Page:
Football: Lowry making impact on defense as freshman

Meghan White/Daily Senior Staffer

Northwestern defensive end Dean Lowry got his first career sack when he took down Michigan State’s Andrew Maxwell on Saturday. He has 13 tackles in 11 games this season, including three that have gone for a loss.

Josh Walfish, Gameday Editor
November 19, 2012 •

Dean Lowry is not accustomed to losing football games.

The freshman defensive end hadn’t lost a game since his sophomore year of high school before Northwestern lost 39-28 to Penn State on Oct. 6. The Wildcats have lost three games this year, each frustrating in one way or another. But the support of his teammates has gotten Lowry through the tough losses, he said.

“It’s been surprising how we respond very well to (losing),” Lowry said. “After a loss, we come back hard the next week and just play better.”

That is exactly what NU has done so well this season, responding to each of its three losses with victories the next week. Lowry admitted he felt “weird” after the loss to the Nittany Lions, but he added that losing in college is a lot different than losing in high school.

It is rare for a freshman to gain significant minutes under coach Pat Fitzgerald, but Lowry has excelled in his role this season. He is currently listed as the backup defensive end behind senior Quentin Williams and has been a dependable second-option on the defensive line for the Cats. This season, Lowry already has 13 tackles, including a sack and 3 tackles-for-loss.

“It’s been tough the past few weeks against some physical teams," Lowry said. "But I’ve learned from that and watched the film, and I’m getting better each week.”

The maturation process has been quick for Lowry, and Fitzgerald said the development of several freshmen speaks to where NU is as a program. He said the fact that Lowry hasn’t been through a full offseason with the team and is still able to make such an impact shows how talented he is.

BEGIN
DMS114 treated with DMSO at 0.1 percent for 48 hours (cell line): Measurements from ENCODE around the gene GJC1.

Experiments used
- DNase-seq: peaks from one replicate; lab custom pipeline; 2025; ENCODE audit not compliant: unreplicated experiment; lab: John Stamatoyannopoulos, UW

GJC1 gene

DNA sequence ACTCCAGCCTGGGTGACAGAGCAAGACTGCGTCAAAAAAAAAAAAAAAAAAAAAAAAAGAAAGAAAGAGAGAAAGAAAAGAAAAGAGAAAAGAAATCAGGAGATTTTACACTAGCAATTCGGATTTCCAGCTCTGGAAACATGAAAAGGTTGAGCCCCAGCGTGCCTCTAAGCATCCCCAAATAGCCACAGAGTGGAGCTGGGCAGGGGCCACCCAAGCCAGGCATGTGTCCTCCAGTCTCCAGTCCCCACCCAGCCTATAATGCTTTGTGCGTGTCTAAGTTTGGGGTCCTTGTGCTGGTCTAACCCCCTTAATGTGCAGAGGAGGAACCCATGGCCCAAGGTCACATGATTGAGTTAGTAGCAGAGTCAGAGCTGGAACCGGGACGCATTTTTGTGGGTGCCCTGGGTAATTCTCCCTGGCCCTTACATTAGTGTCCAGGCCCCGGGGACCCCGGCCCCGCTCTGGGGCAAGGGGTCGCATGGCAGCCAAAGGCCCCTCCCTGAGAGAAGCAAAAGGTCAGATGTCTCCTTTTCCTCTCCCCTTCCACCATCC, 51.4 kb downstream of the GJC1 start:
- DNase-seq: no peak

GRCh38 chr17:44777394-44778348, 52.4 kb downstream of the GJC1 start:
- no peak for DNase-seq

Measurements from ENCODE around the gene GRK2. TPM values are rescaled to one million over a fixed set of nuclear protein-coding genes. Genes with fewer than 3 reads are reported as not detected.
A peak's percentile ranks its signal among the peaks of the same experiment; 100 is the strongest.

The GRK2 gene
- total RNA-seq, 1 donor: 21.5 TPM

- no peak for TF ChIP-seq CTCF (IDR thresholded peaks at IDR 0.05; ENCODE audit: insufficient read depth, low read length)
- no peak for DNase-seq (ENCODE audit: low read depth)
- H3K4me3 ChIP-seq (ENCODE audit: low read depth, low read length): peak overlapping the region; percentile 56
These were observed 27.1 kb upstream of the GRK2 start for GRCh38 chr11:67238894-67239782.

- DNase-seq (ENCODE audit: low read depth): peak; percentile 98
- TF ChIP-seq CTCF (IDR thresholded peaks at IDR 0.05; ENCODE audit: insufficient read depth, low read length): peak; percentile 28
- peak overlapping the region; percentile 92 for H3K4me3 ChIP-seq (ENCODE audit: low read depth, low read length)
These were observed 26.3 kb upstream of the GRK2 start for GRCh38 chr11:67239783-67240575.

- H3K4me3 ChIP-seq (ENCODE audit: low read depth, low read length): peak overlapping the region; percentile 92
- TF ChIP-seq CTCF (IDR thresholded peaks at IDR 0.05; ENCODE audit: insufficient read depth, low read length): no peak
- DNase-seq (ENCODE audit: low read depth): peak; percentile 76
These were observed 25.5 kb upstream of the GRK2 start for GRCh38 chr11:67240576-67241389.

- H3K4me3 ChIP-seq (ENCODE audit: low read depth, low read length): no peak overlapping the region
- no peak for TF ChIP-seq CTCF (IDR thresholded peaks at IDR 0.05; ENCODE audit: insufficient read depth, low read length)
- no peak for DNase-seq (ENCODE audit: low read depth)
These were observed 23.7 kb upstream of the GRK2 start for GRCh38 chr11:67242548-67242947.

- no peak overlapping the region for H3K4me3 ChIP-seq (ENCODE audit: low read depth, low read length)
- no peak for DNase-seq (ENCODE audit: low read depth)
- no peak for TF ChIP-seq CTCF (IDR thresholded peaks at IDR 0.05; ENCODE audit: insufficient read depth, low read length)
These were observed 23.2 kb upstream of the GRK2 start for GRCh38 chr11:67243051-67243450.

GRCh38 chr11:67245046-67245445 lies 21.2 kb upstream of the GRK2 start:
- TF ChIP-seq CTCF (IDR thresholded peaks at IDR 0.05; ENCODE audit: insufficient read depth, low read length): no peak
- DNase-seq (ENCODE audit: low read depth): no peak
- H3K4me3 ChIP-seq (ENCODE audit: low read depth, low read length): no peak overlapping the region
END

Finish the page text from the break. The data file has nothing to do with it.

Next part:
“His attitude is great, he’s practicing hard and he’s playing hard,” Fitzgerald said. “He’s a great young man, and he has a really bright future.”

Lowry said the college game and high school game differ in many ways and he has needed to adjust to those differences. The most notable change is how he can impact the game when he’s on the field. He has worked hard at improving in different facets of his game, and the results have been born out on the field.

The freshman was able to dominate in high school because of his size advantage. But now that he is a lot smaller when compared to the offensive linemen he faces week in and week out, he has had to rely on technique more than brute strength. Lowry said he thinks his biggest improvements have been in the use of his hands and staying balanced, two key aspects of good technique for a defensive lineman.

“In high school, I got away with just being big out there and just being strong and fast,” Lowry said. “Here you just have to have the right technique, and you just got to play it right.”

Lowry said Fitzgerald gave him an honest assessment before the season about his chances of playing in his freshman year. Fitzgerald told Lowry if he worked hard enough he would be able to play a lot this season and make an impact for the Cats. It was the same for much of Lowry’s recruiting process, and Lowry said he appreciates having a coach that won’t sugarcoat anything.

The honesty was one of the major reasons Lowry decided to come play at NU. Although academics also played a part in the decision, he said the future trajectory of the Cats appealed to him.

“I want to be a part of a program that’s going up,” Lowry said. “The future here is very bright.”

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